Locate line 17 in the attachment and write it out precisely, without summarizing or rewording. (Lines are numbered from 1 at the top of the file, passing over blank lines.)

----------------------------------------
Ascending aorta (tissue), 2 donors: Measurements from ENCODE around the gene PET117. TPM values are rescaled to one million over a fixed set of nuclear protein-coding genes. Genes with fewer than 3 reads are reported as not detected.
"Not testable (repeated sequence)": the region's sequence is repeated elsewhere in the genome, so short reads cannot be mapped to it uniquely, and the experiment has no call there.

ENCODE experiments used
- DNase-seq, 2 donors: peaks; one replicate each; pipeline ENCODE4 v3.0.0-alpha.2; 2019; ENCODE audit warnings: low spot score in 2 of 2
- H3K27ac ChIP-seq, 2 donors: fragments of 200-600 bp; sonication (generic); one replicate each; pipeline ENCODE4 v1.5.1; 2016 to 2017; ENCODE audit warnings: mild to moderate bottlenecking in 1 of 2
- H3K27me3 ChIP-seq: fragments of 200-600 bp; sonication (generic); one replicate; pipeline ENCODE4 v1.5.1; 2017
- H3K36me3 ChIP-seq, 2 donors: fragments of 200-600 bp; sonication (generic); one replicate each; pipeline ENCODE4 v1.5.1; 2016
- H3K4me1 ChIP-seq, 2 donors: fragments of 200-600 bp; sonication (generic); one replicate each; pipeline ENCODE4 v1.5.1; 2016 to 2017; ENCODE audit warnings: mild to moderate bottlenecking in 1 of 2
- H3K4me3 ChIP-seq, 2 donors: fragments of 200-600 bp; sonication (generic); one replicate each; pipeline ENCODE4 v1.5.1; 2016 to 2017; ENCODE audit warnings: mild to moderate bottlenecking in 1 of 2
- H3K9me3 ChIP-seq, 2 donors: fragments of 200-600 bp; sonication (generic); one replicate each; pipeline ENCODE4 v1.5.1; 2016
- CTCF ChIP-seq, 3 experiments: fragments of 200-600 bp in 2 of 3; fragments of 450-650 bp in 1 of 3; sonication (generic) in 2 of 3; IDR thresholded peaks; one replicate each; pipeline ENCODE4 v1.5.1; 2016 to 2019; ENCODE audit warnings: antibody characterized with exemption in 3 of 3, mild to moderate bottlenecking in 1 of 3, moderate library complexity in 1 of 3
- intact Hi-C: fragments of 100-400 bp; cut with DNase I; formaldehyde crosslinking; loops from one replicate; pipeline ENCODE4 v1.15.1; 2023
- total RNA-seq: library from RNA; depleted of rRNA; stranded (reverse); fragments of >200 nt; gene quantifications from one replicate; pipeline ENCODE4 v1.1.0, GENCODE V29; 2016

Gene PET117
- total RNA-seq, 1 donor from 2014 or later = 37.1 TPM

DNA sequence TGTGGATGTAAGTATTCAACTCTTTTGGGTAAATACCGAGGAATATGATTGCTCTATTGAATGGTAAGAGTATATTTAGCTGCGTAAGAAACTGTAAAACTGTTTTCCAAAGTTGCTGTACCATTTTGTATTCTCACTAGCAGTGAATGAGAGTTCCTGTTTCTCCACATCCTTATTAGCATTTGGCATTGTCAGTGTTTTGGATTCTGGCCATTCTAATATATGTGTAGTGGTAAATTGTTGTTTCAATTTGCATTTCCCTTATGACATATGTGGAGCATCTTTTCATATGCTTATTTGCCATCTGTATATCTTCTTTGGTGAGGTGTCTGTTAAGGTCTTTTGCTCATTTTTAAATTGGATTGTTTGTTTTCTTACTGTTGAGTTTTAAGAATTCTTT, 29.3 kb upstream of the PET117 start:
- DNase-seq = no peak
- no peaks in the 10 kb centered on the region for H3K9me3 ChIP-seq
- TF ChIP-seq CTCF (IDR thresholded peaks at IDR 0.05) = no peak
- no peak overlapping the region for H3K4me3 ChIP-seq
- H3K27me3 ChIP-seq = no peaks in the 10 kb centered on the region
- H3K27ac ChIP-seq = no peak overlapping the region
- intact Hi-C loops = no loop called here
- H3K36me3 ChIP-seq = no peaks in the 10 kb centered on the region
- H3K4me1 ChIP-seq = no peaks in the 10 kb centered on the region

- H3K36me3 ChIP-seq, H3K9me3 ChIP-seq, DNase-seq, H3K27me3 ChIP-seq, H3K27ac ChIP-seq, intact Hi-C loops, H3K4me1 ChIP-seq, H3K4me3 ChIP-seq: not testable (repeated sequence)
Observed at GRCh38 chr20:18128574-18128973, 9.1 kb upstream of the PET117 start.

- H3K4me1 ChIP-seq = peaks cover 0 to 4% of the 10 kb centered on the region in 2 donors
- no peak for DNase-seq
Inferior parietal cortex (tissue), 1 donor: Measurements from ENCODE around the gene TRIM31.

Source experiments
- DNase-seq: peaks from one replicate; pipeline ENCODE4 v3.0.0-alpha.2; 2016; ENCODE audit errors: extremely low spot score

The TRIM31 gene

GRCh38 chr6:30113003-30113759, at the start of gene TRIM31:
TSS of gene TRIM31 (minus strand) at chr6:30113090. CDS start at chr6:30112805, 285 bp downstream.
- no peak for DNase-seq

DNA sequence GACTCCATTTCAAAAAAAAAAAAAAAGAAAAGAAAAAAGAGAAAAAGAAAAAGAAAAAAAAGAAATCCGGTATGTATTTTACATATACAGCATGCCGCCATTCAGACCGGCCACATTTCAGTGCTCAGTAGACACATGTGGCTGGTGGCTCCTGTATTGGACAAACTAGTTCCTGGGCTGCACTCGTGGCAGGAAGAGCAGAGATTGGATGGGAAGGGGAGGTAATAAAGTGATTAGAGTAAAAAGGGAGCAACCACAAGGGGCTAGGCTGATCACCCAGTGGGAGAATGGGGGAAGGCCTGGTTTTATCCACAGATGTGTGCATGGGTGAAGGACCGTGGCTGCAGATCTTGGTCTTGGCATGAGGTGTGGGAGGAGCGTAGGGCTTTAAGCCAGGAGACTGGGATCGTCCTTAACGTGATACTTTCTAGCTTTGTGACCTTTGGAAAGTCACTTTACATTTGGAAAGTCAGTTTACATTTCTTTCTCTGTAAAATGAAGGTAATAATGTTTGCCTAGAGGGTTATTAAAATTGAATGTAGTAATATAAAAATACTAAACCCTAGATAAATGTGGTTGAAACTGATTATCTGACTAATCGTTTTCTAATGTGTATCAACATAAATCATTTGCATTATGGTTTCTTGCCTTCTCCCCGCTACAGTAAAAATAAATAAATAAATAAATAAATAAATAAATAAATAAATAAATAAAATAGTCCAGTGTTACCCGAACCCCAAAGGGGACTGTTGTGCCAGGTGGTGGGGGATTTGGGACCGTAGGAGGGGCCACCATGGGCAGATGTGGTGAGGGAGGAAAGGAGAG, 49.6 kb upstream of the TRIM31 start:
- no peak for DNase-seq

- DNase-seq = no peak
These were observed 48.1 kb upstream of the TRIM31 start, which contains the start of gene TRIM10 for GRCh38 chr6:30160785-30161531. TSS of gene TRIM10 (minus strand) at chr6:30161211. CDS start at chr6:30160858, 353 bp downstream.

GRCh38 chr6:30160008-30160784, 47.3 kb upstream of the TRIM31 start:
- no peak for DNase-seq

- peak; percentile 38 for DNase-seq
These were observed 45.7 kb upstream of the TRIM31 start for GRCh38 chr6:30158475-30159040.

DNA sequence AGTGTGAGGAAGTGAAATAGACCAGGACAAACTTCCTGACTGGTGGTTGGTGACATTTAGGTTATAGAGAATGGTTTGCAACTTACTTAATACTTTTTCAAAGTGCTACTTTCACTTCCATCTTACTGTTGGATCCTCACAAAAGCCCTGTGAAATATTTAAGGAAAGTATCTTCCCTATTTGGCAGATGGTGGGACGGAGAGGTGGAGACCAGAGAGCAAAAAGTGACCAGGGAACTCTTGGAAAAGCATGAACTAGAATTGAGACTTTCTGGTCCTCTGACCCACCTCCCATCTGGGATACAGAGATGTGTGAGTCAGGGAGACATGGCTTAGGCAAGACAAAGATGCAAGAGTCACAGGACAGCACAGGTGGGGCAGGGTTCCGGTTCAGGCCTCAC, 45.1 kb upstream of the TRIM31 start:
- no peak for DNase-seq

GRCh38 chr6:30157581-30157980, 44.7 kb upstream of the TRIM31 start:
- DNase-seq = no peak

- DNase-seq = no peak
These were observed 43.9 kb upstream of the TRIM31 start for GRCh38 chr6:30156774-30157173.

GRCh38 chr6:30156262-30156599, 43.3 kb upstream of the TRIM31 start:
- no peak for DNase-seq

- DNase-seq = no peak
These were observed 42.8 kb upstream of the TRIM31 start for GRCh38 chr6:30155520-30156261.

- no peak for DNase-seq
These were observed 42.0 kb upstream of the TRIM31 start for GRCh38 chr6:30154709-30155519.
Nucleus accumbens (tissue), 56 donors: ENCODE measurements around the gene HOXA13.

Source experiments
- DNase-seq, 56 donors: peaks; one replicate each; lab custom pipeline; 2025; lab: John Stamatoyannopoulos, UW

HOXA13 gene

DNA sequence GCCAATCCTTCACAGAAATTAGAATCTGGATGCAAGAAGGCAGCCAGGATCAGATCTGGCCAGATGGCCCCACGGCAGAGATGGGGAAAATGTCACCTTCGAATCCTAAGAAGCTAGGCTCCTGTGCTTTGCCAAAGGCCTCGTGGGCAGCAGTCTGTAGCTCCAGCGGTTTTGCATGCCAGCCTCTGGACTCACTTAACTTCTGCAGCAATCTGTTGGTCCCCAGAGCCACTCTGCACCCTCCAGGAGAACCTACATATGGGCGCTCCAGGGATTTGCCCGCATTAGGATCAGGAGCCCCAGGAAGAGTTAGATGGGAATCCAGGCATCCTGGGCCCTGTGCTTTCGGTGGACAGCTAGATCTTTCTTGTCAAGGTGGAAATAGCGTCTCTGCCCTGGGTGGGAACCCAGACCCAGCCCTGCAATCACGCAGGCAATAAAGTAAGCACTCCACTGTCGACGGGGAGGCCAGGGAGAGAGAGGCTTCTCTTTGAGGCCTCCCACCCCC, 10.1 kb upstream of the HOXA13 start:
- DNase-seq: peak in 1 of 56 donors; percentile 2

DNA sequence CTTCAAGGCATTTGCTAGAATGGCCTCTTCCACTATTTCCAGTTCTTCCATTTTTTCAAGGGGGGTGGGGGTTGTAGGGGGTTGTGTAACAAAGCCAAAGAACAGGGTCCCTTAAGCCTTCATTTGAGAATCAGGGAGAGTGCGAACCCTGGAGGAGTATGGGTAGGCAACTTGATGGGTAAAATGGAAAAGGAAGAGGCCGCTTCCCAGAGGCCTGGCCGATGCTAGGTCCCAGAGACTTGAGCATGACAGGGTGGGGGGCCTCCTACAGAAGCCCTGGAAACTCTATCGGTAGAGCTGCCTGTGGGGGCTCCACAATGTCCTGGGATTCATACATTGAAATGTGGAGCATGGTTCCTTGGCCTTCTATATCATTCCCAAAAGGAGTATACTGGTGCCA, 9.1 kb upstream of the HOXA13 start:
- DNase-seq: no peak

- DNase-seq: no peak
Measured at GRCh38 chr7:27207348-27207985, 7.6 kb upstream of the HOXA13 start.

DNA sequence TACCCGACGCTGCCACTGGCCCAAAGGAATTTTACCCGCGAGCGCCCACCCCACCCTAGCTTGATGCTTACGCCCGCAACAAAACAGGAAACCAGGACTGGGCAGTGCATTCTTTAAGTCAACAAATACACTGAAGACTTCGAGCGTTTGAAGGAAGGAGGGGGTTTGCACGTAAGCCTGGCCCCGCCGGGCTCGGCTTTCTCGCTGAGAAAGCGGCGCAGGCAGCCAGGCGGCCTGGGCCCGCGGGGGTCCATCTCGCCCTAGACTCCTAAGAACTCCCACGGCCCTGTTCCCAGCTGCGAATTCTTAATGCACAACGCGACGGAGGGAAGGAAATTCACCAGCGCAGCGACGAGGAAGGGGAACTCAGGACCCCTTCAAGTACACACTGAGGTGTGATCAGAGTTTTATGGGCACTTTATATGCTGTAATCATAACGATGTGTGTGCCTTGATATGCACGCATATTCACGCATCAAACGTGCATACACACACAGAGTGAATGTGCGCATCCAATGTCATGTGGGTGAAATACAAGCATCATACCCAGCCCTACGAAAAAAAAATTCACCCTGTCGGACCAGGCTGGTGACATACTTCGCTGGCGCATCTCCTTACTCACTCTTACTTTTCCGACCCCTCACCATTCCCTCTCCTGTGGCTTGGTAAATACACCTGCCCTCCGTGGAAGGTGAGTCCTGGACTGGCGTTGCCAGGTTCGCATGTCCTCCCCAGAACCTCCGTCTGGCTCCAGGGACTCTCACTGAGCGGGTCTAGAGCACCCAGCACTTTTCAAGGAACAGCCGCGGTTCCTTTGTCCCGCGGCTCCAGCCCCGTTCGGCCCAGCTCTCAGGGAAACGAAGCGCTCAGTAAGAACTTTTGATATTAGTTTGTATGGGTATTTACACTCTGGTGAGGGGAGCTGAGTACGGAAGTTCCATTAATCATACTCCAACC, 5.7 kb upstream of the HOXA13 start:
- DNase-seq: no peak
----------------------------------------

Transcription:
- DNase-seq = no peak